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House incumbents win in Louisiana; Runoff for empty seat

7 months 2 weeks 5 days ago Wednesday, November 04 2020 Nov 4, 2020 November 04, 2020 7:52 AM November 04, 2020 in News
Source: Associated Press

NEW ORLEANS (AP) — Four incumbent Republicans and an incumbent Democrat all won reelection to the U.S. House in Tuesday’s election, while a race to replace a Republican who is stepping down from Congress will be settled in a December runoff.

Republican Rep. Ralph Abraham is stepping down from his northeast Louisiana-based district. Nine people sought to fill the open seat. His chief of staff, Luke Letlow, was assured a runoff spot, but it was unclear late Tuesday whether he would face another Republican or a Democrat.

Also on the ballot, along with the races for president and U.S. Senate, were seven proposed changes to the Louisiana Constitution, including one to make sure nothing in the document is construed as granting women the right to abortion.

5th Congressional District

Abraham, an unsuccessful candidate for governor last year, is keeping a self-imposed term-limits vow, bowing out of the House after three terms as the representative from a sprawling northeast Louisiana-based district.

He endorsed his chief of staff, Luke Letlow, as his replacement and Letlow garnered support from others in the Republican House delegation. Letlow led the field of nine as returns rolled in but he could not garner more than 50% of the vote.

Vying for second place, and a runoff spot, were Republican Lance Harris and Democrat Sandra Christophe.

Federal Election Commission reports showed Letlow with a strong funding advantage over his competitors, including Republicans Randall Scott Harrison, a member of the Ouachita Parish Police Jury; and Harris, a state representative. Democrats in the race included social worker Christophe and Martin Lemelle Jr., chief operating officer at Grambling State University.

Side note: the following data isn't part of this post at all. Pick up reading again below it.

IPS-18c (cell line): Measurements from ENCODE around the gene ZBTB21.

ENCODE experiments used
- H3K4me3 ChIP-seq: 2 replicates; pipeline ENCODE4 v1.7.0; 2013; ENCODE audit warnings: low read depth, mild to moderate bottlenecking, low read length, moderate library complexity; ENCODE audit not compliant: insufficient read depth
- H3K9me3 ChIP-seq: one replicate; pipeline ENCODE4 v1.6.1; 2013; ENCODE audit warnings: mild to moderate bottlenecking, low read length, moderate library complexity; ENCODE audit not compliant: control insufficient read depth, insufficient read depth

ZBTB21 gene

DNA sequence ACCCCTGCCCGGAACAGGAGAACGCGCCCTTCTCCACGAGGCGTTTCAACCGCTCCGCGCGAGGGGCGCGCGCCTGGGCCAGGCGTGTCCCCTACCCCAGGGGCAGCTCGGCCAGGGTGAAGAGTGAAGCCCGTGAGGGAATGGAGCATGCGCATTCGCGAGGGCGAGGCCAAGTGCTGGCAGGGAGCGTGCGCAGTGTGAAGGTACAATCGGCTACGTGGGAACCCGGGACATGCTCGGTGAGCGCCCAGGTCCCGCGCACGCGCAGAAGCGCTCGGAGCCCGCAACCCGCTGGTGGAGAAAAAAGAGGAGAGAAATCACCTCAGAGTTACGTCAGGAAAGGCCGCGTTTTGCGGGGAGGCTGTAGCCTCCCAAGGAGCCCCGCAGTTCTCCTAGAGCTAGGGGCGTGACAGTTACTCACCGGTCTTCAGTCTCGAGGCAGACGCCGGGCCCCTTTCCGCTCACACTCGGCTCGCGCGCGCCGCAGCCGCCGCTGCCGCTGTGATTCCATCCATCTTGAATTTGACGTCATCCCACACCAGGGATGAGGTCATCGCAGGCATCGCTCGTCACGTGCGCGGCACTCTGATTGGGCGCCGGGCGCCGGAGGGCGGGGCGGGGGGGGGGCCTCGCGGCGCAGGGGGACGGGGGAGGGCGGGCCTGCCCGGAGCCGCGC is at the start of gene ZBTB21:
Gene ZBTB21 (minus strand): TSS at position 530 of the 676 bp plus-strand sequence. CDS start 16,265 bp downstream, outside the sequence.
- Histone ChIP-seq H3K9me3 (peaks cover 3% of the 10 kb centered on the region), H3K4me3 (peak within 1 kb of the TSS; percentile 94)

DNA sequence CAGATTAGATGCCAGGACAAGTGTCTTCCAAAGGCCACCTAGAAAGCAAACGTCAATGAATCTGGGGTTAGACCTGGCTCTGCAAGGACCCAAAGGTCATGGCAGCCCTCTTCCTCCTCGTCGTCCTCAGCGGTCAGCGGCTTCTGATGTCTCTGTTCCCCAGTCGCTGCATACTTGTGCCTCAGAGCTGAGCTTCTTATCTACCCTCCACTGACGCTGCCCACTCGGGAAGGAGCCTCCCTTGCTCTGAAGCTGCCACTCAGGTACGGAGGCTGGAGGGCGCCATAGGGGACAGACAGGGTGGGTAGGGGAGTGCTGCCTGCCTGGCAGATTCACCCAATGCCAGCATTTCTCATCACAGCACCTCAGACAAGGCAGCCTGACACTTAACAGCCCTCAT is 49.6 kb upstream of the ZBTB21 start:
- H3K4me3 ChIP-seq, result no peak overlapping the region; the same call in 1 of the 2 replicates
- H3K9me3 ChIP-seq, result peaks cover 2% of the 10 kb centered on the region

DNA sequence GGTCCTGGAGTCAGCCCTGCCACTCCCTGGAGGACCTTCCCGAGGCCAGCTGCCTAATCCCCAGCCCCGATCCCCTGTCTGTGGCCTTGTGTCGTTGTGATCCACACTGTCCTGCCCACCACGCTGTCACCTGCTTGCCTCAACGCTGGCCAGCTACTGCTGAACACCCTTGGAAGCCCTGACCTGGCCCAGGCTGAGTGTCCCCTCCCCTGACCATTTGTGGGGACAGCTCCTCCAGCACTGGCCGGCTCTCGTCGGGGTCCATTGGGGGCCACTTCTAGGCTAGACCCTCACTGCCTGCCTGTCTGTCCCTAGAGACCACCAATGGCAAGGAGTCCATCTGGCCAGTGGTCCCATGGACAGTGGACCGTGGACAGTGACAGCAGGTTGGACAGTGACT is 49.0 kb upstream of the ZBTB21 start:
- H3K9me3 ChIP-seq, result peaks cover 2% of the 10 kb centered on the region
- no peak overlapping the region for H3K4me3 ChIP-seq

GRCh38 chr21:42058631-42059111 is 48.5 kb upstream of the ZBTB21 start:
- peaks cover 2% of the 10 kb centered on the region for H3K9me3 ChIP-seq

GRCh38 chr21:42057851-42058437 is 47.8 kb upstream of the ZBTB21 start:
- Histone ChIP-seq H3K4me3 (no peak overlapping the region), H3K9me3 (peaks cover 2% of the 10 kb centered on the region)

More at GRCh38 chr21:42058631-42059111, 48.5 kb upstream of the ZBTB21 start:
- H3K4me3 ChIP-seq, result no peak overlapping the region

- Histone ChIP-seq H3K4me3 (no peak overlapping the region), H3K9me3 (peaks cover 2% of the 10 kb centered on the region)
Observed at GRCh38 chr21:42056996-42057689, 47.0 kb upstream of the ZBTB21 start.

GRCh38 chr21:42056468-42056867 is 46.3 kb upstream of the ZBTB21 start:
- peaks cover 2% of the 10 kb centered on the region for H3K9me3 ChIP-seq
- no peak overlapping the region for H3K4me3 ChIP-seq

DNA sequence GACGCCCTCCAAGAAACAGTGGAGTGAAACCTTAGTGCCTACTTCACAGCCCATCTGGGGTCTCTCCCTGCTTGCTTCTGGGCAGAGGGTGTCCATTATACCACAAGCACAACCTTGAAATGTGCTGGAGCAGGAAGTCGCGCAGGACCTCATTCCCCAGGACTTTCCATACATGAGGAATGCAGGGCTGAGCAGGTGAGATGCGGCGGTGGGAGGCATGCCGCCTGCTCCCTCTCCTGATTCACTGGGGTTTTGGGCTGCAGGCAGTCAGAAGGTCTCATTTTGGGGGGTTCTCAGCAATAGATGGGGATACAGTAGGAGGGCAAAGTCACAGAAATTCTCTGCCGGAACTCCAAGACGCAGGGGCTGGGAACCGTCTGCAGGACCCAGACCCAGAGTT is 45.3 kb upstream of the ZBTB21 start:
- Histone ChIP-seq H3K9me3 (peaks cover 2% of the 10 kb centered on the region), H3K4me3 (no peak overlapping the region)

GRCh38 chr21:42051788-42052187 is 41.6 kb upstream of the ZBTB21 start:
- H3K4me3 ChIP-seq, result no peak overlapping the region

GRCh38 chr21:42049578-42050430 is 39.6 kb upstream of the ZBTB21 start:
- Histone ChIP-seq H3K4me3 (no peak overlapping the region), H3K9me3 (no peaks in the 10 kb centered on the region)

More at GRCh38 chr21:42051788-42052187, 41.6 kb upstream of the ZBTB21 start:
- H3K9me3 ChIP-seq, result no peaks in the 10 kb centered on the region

3rd Congressional District

Two-term incumbent Republican Clay Higgins won reelection to his southwest Louisiana district.

Higgins rose to acclaim in the district as a local sheriff’s department captain who made bombastic anti-crime videos.

Since his election, he has courted controversy, most recently with a social media post promising the use of force against armed protesters that was removed by Facebook for violating the company’s violence and incitement policies.

Democrat Rob Anderson, who placed a distant second with 5% of the vote in the district two years ago, was among Higgins’ three challengers this year.

1st Congressional District

Incumbent Steve Scalise, the House Minority Whip, won reelection over two little-known challengers in the reliably Republican district — a Democrat and a Libertarian.

Scalise was first elected to the House in 2008 after 12 years in the Louisiana Legislature. Before he was elected as the Republican whip in the House, he served as chairman of the Republican Study Committee, a conservative House caucus.

In 2017, he survived a serious gunshot wound after a rifle-wielding gunman opened fire on Republican lawmakers at a congressional baseball practice in Alexandria, Virginia. The gunman was killed at the scene in a battle with police.

2nd Congressional District

Incumbent Cedric Richmond, the only Democrat and the only Black member of the state congressional delegation, was leading against five little-known challengers. He has served in the House since 2011.

Before he won his congressional seat, Richmond was a state representative from New Orleans. He is a co-chair of Democrat Joe Biden’s presidential campaign.

4th Congressional District

Mike Johnson, an attorney who was part of the team of House Republicans who defended President Donald Trump when Trump was impeached, won a third term.

Johnson also serves as chairman of the Republican Study Committee, which touts itself as the largest caucus of conservatives in Congress.

He faced three little-known challengers: Republican Ben Gibson and Democrats Kenny Houston and Ryan Trundle.

6th Congressional District

Republican Garret Graves was first elected to represent his Baton Rouge-based south Louisiana district in 2014, spoiling a comeback attempt by four-term former Gov. Edwin Edwards, a Democrat.

He won reelection to a fourth term Tuesday, defeating three challengers: Libertarian Shannon Sloan, independent Richard Torregano and Democrat Dartanyon Williams.

Proposed Constitutional Amendment 1

The ballot language for the first of seven proposed amendments to Louisiana’s constitution states that “a right to abortion and the funding of abortion shall not be found in the Louisiana Constitution.” It was approved by voters Tuesday.

Analysts said passage would have little immediate effect. However, were the U.S. Supreme Court to overturn its landmark Roe v. Wade decision on abortion rights, the amendment would ensure against a court finding that the Louisiana Constitution grants abortion rights.

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